Nov 13, 2017

What you'll hear at Trump's climate event

Demonstrators costumed as U.S. President Donald Trump and polar bears protest against the climate change during climate conference COP in Bonn, western Germany, Saturday, Nov. 11, 2017. Photo: Bernd Thissen /dpa via AP.

Bonn, Germany — Top White House energy adviser George David Banks is hosting executives from coal and nuclear companies and a former energy adviser under President Barack Obama now at a natural-gas company to speak today to a UN climate-change conference. They'll talk about how more efficient fossil fuels and nuclear power can help fight climate change.

Why this matters: The Trump administration's event at the conference is drawing incredible attention, with protests planned and hundreds lined up more than an hour before it was to begin. It'll be the one chance for conference-goers to hear from the administration that pulled the U.S. out of a global climate change accord.

I spoke with two of the panelists beforehand. Here's what they had to say:

  • "We wanted to participate at," the conference, said Lenka Kollar is the Director of Business Strategy at NuScale Power, an advanced nuclear power company. "The U.S. is giving us a platform to speak about some of these seemingly less popular technologies at" at the conference.
  • "I know that some have raised an eyebrow about Obama's energy envoy speaking at this event," said Amos Hochstein, former top State Department energy official in the Obama administration and now a top executive at Tellurian, a company working to export liquefied natural gas from the U.S. "But, I believe any opportunity to have an honest conversation about how we can have a realistic approach to reducing emissions should be embraced."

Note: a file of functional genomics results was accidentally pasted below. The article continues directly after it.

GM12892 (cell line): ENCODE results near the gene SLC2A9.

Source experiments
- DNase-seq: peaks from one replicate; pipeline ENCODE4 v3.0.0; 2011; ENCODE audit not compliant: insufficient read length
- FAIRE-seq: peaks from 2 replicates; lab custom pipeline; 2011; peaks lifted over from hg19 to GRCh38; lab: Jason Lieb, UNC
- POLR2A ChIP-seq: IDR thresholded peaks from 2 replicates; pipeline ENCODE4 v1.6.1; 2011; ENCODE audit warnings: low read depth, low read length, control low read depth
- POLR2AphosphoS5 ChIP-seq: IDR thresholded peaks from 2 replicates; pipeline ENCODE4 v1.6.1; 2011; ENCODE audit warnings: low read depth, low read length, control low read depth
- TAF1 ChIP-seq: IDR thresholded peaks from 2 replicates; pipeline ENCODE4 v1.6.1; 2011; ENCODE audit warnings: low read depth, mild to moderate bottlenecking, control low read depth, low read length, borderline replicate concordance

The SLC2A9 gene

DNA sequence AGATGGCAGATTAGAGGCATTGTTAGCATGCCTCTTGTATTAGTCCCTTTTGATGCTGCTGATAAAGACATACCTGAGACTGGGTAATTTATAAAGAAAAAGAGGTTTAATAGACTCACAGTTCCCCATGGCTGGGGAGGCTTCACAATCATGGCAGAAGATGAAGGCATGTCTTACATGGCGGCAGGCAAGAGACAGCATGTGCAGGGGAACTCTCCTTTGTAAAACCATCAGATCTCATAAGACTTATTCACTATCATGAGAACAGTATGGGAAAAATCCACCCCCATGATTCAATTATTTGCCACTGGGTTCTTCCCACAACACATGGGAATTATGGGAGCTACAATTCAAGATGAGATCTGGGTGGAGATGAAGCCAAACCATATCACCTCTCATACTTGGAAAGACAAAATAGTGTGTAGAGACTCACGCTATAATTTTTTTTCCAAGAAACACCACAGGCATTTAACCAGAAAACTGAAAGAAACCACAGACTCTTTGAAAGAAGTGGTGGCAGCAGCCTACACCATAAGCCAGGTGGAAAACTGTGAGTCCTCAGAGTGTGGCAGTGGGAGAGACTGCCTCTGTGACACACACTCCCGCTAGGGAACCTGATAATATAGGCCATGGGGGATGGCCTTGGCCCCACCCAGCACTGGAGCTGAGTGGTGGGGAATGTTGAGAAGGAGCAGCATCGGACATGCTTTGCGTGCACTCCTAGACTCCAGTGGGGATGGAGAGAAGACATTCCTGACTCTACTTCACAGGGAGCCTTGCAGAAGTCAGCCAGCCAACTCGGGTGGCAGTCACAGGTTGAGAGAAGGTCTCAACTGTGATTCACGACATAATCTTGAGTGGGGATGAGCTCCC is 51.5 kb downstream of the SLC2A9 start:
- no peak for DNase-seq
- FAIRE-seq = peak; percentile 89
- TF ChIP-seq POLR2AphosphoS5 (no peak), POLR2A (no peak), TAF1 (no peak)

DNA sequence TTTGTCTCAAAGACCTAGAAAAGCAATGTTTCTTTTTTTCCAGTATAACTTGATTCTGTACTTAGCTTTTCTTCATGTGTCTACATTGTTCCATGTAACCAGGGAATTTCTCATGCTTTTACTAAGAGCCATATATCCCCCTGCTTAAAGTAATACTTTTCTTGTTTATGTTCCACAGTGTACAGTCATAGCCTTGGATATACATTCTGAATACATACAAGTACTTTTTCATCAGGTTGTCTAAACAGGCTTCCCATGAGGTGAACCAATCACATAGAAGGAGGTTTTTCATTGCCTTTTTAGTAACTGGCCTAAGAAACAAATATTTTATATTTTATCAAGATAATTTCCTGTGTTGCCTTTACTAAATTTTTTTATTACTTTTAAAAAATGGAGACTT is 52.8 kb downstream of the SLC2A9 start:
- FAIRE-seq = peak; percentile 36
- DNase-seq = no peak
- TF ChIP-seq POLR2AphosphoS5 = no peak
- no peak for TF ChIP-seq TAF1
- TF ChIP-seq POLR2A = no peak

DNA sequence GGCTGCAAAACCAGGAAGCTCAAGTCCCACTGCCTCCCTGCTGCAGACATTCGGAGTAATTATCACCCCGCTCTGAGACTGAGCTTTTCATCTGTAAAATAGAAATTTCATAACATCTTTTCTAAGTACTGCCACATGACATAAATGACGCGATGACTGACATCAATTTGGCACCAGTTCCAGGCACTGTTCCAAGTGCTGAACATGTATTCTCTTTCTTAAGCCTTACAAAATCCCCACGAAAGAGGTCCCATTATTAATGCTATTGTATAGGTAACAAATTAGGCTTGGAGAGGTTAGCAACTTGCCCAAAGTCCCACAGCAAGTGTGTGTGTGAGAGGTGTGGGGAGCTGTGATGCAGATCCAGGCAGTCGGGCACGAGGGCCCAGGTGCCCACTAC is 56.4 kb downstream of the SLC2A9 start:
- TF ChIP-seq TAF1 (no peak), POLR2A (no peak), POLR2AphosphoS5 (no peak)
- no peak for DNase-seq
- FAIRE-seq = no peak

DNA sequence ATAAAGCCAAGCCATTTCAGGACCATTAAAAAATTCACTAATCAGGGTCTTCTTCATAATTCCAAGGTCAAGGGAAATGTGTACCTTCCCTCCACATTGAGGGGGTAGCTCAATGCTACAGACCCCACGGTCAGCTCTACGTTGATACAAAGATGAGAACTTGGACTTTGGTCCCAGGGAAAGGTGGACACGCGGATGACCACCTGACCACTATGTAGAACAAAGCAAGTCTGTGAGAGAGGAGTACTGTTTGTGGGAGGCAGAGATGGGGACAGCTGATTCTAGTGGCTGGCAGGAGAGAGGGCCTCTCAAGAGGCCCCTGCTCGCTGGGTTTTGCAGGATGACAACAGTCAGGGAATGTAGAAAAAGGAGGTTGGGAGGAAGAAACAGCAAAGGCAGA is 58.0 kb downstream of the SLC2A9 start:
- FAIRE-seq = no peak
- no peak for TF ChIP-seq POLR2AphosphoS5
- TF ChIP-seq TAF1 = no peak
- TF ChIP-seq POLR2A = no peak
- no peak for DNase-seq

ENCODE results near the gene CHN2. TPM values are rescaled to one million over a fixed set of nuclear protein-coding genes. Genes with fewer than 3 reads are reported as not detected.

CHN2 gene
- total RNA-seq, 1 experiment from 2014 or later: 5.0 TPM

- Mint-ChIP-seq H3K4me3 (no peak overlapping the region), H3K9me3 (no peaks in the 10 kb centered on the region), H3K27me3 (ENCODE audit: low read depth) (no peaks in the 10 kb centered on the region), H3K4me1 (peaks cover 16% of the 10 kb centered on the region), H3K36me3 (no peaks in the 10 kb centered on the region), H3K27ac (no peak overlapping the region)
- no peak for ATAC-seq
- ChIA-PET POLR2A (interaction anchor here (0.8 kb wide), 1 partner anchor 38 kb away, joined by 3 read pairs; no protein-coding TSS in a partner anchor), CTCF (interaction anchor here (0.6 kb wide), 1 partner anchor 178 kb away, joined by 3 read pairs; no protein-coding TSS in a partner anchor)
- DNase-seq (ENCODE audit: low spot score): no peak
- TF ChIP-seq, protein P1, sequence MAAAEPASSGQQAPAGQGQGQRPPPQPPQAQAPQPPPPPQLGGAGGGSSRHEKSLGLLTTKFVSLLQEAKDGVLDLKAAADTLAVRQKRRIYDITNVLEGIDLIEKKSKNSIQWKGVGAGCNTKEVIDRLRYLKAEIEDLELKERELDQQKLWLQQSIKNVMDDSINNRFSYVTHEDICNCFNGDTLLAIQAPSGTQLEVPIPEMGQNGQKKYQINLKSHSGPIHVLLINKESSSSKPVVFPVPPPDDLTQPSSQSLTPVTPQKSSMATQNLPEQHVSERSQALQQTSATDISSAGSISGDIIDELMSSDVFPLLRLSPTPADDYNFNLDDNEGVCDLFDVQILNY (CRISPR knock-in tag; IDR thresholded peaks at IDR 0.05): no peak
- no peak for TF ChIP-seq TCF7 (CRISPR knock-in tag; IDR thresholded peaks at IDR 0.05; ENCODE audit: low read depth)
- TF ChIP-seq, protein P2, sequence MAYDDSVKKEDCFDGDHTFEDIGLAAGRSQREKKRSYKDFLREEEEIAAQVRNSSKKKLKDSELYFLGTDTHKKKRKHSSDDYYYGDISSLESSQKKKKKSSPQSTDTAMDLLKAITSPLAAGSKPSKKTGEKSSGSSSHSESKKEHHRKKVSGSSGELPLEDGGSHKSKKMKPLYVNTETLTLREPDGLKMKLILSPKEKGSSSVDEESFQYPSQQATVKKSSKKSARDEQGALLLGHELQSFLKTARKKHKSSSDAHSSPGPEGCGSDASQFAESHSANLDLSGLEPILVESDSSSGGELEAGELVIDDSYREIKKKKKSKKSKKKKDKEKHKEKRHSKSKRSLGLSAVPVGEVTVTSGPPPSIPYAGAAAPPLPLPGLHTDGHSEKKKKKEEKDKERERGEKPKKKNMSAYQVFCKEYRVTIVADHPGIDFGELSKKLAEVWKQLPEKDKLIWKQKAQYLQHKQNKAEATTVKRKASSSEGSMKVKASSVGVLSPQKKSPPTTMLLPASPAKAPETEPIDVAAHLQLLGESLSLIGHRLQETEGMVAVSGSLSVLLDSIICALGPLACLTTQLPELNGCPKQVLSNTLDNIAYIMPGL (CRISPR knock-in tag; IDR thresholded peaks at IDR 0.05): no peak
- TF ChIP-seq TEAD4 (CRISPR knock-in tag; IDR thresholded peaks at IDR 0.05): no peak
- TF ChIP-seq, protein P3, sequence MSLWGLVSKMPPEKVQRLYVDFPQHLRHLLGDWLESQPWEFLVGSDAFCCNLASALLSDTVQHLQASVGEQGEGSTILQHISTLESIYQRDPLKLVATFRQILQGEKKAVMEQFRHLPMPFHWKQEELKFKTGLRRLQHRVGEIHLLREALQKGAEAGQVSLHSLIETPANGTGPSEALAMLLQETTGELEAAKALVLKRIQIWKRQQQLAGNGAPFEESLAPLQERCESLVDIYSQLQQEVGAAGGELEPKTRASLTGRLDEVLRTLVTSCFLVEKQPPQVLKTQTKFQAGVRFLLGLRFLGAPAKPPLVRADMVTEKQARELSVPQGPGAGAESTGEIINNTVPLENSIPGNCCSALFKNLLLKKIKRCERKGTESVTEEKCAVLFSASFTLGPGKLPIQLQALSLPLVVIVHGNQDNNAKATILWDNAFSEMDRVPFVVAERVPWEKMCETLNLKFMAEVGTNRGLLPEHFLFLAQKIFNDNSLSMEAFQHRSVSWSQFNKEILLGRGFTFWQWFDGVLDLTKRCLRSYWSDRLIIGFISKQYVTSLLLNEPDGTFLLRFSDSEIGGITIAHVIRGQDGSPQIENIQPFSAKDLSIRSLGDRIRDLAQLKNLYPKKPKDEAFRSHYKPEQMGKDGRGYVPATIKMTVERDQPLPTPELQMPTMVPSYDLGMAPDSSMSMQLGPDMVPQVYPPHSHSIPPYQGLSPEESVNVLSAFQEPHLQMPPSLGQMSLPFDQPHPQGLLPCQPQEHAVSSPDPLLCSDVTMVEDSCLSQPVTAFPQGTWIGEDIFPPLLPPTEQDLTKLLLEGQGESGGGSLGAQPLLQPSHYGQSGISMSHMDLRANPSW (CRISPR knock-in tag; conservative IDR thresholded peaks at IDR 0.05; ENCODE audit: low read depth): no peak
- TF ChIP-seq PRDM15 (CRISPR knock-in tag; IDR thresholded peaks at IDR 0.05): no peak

Protests are not only expected, they're planned for. With two environmental groups — 350.org and Climate Action Network — working as intermediaries between the groups expected to protest and the U.N. organizers. Jamie Henn, spokesman for 350.org, said they were involved to "make sure both can happen in the same space."

Go deeper: Check out my latest Harder Line column, published today, for some reality checking on the Trump administration's embrace of cleaner fossil fuels and nuclear power.

Go deeper

Scoop: Top NSC official reassigned to Energy Department amid "Anonymous" fallout

Photo: Mark Wilson/Getty Images

Deputy national security adviser Victoria Coates will be reassigned as a senior adviser to Energy Secretary Dan Brouillette, the National Security Council said Thursday — and a senior White House official said that the administration "rejects" the rumors that she is "Anonymous."

Why it matters: Coates has battled claims that she is the still-unknown Trump administration official that penned a New York Times op-ed and book critical of President Trump.

The Fed may be setting the table for 2020 rate cuts

Illustration: Sarah Grillo/Axios

The Fed looks to be laying the groundwork to lower U.S. interest rates this year, just as they did in April 2019 before cutting rates in July, September and October.

Why it matters: A Fed rate cut makes taking on debt more attractive for U.S. consumers and businesses, helping to juice the economy, but also puts the central bank in a weaker position to fight off a potential recession.

Morgan Stanley to buy E*Trade in a $13 billion deal

Photo: Rafael Henrique/SOPA Images/LightRocket via Getty Images

Morgan Stanley is planning to buy E*Trade Financial Corp. in a $13 billion all-stock deal, the Wall Street Journal reports, with plans to acquire the company known for helping everyday Americans manage their money.

Why it matters: The deal, which would be the largest by a major American bank since the financial crisis, signals Morgan Stanley‘s desire to bulk up in wealth management.